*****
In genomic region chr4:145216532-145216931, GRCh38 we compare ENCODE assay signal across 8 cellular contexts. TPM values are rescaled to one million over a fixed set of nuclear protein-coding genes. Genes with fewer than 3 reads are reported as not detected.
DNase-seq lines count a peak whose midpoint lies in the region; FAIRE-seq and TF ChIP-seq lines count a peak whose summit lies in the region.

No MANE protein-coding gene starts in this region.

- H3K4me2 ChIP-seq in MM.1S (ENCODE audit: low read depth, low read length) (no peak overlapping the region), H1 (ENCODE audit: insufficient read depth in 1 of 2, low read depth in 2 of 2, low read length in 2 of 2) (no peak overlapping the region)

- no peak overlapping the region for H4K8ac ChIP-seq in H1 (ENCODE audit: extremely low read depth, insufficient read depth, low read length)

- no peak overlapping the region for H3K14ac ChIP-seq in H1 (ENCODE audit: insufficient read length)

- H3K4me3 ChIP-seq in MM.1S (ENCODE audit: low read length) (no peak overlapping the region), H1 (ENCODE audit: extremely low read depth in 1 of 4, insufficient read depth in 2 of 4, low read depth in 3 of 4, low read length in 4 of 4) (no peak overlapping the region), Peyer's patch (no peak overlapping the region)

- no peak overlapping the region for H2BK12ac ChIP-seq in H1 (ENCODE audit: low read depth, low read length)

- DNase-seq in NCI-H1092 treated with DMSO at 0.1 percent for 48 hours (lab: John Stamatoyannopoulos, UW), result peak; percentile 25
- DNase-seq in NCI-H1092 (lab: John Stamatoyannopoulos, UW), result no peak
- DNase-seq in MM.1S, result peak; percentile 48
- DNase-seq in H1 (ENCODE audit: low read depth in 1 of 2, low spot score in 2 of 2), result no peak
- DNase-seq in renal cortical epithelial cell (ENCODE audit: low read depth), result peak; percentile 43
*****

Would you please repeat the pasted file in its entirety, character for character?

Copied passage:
In genomic region chr4:145216532-145216931, GRCh38 we compare ENCODE assay signal across 8 cellular contexts. TPM values are rescaled to one million over a fixed set of nuclear protein-coding genes. Genes with fewer than 3 reads are reported as not detected.
DNase-seq lines count a peak whose midpoint lies in the region; FAIRE-seq and TF ChIP-seq lines count a peak whose summit lies in the region.

No MANE protein-coding gene starts in this region.

- H3K4me2 ChIP-seq in MM.1S (ENCODE audit: low read depth, low read length) (no peak overlapping the region), H1 (ENCODE audit: insufficient read depth in 1 of 2, low read depth in 2 of 2, low read length in 2 of 2) (no peak overlapping the region)

- no peak overlapping the region for H4K8ac ChIP-seq in H1 (ENCODE audit: extremely low read depth, insufficient read depth, low read length)

- no peak overlapping the region for H3K14ac ChIP-seq in H1 (ENCODE audit: insufficient read length)

- H3K4me3 ChIP-seq in MM.1S (ENCODE audit: low read length) (no peak overlapping the region), H1 (ENCODE audit: extremely low read depth in 1 of 4, insufficient read depth in 2 of 4, low read depth in 3 of 4, low read length in 4 of 4) (no peak overlapping the region), Peyer's patch (no peak overlapping the region)

- no peak overlapping the region for H2BK12ac ChIP-seq in H1 (ENCODE audit: low read depth, low read length)

- DNase-seq in NCI-H1092 treated with DMSO at 0.1 percent for 48 hours (lab: John Stamatoyannopoulos, UW), result peak; percentile 25
- DNase-seq in NCI-H1092 (lab: John Stamatoyannopoulos, UW), result no peak
- DNase-seq in MM.1S, result peak; percentile 48
- DNase-seq in H1 (ENCODE audit: low read depth in 1 of 2, low spot score in 2 of 2), result no peak
- DNase-seq in renal cortical epithelial cell (ENCODE audit: low read depth), result peak; percentile 43